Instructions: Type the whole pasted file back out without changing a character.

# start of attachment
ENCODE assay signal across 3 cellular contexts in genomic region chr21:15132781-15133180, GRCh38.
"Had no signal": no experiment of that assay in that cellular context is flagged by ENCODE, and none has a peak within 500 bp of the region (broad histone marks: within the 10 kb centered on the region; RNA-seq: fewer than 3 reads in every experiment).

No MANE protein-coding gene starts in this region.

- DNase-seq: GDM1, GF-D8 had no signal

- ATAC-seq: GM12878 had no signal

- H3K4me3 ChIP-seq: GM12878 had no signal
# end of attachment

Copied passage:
ENCODE assay signal across 3 cellular contexts in genomic region chr21:15132781-15133180, GRCh38.
"Had no signal": no experiment of that assay in that cellular context is flagged by ENCODE, and none has a peak within 500 bp of the region (broad histone marks: within the 10 kb centered on the region; RNA-seq: fewer than 3 reads in every experiment).

No MANE protein-coding gene starts in this region.

- DNase-seq: GDM1, GF-D8 had no signal

- ATAC-seq: GM12878 had no signal

- H3K4me3 ChIP-seq: GM12878 had no signal